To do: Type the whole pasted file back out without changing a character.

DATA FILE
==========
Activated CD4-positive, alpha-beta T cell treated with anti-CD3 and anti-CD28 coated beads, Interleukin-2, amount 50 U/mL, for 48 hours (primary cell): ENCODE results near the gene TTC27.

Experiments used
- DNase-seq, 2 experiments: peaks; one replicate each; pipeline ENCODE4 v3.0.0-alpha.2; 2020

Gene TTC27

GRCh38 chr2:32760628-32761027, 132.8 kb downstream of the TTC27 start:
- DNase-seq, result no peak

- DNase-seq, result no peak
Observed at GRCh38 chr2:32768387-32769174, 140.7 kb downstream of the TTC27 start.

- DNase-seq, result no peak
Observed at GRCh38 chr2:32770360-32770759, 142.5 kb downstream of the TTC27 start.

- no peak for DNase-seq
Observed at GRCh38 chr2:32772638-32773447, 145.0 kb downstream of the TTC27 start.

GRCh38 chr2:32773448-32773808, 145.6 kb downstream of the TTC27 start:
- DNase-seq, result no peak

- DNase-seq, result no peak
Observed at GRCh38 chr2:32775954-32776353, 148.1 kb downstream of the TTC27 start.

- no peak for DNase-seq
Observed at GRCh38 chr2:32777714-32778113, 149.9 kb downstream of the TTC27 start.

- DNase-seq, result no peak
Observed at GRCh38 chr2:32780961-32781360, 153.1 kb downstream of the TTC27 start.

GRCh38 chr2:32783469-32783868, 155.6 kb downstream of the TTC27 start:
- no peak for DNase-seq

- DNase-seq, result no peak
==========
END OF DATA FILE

Activated CD4-positive, alpha-beta T cell treated with anti-CD3 and anti-CD28 coated beads, Interleukin-2, amount 50 U/mL, for 48 hours (primary cell): ENCODE results near the gene TTC27.

Experiments used
- DNase-seq, 2 experiments: peaks; one replicate each; pipeline ENCODE4 v3.0.0-alpha.2; 2020

Gene TTC27

GRCh38 chr2:32760628-32761027, 132.8 kb downstream of the TTC27 start:
- DNase-seq, result no peak

- DNase-seq, result no peak
Observed at GRCh38 chr2:32768387-32769174, 140.7 kb downstream of the TTC27 start.

- DNase-seq, result no peak
Observed at GRCh38 chr2:32770360-32770759, 142.5 kb downstream of the TTC27 start.

- no peak for DNase-seq
Observed at GRCh38 chr2:32772638-32773447, 145.0 kb downstream of the TTC27 start.

GRCh38 chr2:32773448-32773808, 145.6 kb downstream of the TTC27 start:
- DNase-seq, result no peak

- DNase-seq, result no peak
Observed at GRCh38 chr2:32775954-32776353, 148.1 kb downstream of the TTC27 start.

- no peak for DNase-seq
Observed at GRCh38 chr2:32777714-32778113, 149.9 kb downstream of the TTC27 start.

- DNase-seq, result no peak
Observed at GRCh38 chr2:32780961-32781360, 153.1 kb downstream of the TTC27 start.

GRCh38 chr2:32783469-32783868, 155.6 kb downstream of the TTC27 start:
- no peak for DNase-seq

- DNase-seq, result no peak